The latest version of Google's mobile operating system is Android OS 4.0 (aka "Ice Cream Sandwich"). This debuted recently on the Samsung Galaxy Nexus, but will eventually be running on a wide array of smartphones.
After developing separate operating system editions for smartphones and tablets, Google has finally introduced a unified version of Android which will be used on both types of devices. In practice, the users may have not felt the differences between Gingerbread (Android OS 2.3 intended for smartphones) and Honeycomb (Android OS 3.x intended for tablets), but third-party app developers sure have. Android OS 4.0 brings a unified user interface, as well as unified API for developers.
The changes even go beyond combining the best of both worlds (Honeycomb and Gingerbread). Some improvements are features previously seen in the alternate user interfaces created by device manufacturers, like HTC's Sense UI, Samsung's TouchWiz or Sony Ericsson's Timescape. In addition, some of the bundled apps offer improved functionality and an increase in their available number of options.
Slim lines, bigger images, and more pronounced contrasts of objects like icons, letters, and other markings on the screen are the main features of the new Android OS design. ICS looks more like Honeycomb than Gingerbread, which means those who have been working with tablets containing the Google platform will switch over to it very easily.
In accordance with mobile user interface trends, the old Droid font has been replaced with a new one called "Roboto" with exceptionally slim lines, but wide letters and numbers; this makes Android OS 4.0 look more like Windows Phone than iOS.
Multitasking manipulation has been borrowed from the previous tablet edition. By pressing a key (now located at the bottom of the screen and not on the device casing, according to Google rules), a thumbnail toolbar of the recently opened applications appears. This shows a small image of what was on the display when the app was last active, not just an icon. Background apps can be closed by simply dragging them "off the display" with a simple finger flick to the side. Incidentally, all entries in any list can be deleted similarly in Android ICS.
The lock screen now gives you direct access to either the home screen or the camera application -- you drag an icon with a padlock to a suitable position in order to select one of the two offered options. This is a detail borrowed from HTC's Sense UI and Samsung's TouchWiz. A likable new feature, which I haven't seen before, is the option of unlocking the phone with your own face -- the device can learn what you look like and unlock itself by engaging the camera to "check" if it is really you.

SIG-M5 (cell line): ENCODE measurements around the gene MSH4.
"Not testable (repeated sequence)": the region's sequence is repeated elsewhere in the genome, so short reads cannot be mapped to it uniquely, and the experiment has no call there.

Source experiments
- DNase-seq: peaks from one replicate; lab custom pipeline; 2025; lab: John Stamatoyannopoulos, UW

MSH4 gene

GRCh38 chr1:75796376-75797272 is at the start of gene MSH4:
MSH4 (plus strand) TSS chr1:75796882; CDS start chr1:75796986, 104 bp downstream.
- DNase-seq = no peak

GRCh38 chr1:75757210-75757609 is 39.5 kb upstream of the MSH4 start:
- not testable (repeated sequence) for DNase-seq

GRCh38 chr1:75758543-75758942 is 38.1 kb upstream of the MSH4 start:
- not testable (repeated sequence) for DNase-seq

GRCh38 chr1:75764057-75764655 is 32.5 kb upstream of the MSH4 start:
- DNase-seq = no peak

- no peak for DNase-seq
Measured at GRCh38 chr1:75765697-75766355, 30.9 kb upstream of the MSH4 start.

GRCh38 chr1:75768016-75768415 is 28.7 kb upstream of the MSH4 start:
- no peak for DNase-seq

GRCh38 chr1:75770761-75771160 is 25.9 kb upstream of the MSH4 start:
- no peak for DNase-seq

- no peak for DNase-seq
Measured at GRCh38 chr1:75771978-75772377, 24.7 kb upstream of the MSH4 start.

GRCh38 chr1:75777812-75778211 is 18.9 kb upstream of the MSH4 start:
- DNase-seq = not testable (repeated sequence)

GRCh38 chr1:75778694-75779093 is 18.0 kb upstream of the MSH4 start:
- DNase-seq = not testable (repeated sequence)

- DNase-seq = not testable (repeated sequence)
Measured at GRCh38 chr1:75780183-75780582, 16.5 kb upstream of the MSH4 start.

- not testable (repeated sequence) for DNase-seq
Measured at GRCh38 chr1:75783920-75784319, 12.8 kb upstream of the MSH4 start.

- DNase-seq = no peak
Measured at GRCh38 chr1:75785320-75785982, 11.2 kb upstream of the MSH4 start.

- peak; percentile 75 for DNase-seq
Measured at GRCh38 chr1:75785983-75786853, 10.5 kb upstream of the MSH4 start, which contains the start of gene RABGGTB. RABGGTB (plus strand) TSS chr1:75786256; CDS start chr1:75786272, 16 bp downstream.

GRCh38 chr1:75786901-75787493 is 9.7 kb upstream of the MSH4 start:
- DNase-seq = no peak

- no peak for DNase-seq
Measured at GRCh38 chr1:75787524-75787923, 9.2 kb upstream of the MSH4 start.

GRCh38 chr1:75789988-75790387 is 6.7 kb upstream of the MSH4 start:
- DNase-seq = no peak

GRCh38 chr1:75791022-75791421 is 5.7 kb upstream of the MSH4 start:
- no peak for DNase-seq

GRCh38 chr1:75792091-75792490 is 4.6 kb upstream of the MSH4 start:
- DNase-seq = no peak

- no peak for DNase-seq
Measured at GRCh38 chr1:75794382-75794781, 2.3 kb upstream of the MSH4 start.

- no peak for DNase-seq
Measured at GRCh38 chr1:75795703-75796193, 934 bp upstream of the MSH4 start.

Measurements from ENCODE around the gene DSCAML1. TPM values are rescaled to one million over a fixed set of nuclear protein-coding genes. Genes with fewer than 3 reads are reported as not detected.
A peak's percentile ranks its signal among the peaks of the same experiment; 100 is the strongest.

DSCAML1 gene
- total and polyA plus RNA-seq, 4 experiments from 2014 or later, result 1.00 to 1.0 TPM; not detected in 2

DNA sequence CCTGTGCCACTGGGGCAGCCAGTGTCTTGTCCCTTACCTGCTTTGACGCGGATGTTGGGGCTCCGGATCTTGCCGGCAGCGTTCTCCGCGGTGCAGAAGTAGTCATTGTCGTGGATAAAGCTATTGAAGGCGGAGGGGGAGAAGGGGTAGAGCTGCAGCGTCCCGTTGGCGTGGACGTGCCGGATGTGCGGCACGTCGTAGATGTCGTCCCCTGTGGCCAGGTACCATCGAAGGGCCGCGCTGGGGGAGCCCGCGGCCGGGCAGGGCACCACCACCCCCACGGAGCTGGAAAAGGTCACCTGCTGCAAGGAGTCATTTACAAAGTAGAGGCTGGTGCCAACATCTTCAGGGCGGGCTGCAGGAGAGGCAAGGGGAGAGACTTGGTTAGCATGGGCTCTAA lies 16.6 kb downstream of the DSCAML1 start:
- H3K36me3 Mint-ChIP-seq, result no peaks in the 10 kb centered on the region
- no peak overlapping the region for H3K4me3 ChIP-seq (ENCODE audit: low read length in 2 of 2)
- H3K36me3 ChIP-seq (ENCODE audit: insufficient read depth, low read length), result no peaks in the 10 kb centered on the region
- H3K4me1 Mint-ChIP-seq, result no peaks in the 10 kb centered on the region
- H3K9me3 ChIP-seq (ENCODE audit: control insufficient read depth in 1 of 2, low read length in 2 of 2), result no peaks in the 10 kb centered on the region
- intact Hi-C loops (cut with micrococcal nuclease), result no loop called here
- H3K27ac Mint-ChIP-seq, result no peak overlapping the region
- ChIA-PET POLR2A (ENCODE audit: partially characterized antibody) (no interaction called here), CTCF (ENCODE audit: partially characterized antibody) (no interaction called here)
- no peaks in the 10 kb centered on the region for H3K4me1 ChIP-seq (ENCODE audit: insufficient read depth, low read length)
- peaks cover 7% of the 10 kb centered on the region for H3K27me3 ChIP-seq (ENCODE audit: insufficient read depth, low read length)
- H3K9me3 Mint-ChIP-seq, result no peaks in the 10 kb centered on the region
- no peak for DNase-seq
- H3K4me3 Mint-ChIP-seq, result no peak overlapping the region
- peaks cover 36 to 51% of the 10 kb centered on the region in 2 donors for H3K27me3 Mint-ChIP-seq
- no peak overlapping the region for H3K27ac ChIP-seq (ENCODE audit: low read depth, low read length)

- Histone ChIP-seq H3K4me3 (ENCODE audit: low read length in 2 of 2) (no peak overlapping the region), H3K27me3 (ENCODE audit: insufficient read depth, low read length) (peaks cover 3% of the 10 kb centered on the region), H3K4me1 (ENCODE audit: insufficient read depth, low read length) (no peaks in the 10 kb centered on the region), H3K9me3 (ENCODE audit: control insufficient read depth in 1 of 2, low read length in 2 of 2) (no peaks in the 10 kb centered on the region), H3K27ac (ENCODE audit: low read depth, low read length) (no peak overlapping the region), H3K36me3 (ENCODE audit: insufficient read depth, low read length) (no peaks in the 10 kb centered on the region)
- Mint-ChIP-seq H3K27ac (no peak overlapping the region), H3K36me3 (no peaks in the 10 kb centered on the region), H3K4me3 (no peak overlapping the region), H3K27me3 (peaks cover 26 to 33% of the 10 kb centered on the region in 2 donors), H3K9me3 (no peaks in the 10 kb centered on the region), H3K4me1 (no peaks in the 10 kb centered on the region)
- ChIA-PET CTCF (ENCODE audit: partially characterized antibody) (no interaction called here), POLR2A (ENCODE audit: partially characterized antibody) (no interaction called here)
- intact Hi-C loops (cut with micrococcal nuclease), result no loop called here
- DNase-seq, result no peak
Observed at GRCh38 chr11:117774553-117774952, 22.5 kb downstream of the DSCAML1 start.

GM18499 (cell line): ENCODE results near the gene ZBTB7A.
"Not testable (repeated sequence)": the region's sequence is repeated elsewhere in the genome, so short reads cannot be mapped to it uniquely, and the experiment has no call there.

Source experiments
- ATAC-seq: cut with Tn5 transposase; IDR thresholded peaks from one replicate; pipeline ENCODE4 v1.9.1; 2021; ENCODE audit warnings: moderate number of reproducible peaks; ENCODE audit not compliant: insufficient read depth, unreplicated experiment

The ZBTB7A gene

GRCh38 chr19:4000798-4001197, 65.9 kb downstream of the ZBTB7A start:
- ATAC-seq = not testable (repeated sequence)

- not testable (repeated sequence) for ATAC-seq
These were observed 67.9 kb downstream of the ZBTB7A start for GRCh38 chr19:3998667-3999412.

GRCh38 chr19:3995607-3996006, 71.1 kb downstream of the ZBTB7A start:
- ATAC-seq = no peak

It is possible to see the notifications panel on lock screen, and it's not necessary to fully "awaken" the device to find out if any messages have been received, if a call has been missed, or if something else has happened.
All items on the notifications panel related to a person are marked with the person's image, and you can remove them one by one from the panel, again by simply dragging them off the screen with a finger movement. Even the music player control keys can be set here, and can be managed without unlocking the device.
Homescreen and Apps
The size of desktop widgets can now be altered, which previously was only possible with Android OS 3.x or Samsung's TouchWiz 4.0 (for instance, Samsung Galaxy S II has this option). A usual set of widgets comes with the operating system (weather, analogue clock, calendar, the messages panel etc.), which are now grouped in a special tab inside the applications drawer. The applications are represented as a matrix with icons, just like before.
These application icons can now be grouped in folders in a much simpler manner -- to be precise, the system Apple put in iOS has been "borrowed". Thus, the icons can be dragged and dropped on the homescreen one on top of the other in order to create a folder, or directly to an existing folder to add them. By touching the folder, its contents appear while the icons can be rearranged inside it or dragged out.
It seems clear that Google didn't just take the ideas of previous Android versions and HTC or Samsung user interface improvements, but was also inspired a bit by Apple. Lawyers will likely have their plate full with these two companies in the future, given that there is clearly an abundance of evidence to justifify a resumption the patent war. Or that's the way it seems to me.
Microsoft's attorneys will surely not be idle, either -- Google has omitted the Contacts application in Android OS 4.0 and replaced it with the People application, which is fairly reminiscent of the way in which contacts are kept on Windows Phone. The contacts now have a more modern and dramatic look than they used to, with a high dose of "socialization", thus their Gtalk status is featured, while images can be taken from Google+.
Facebook or Twitter integration has not been offered on the operating system level (because client applications for these social networks do not come with Android OS 4.0), unlike the API level -- this means that Tweets and Facebook statuses will appear here in the future, once the apps are installed.
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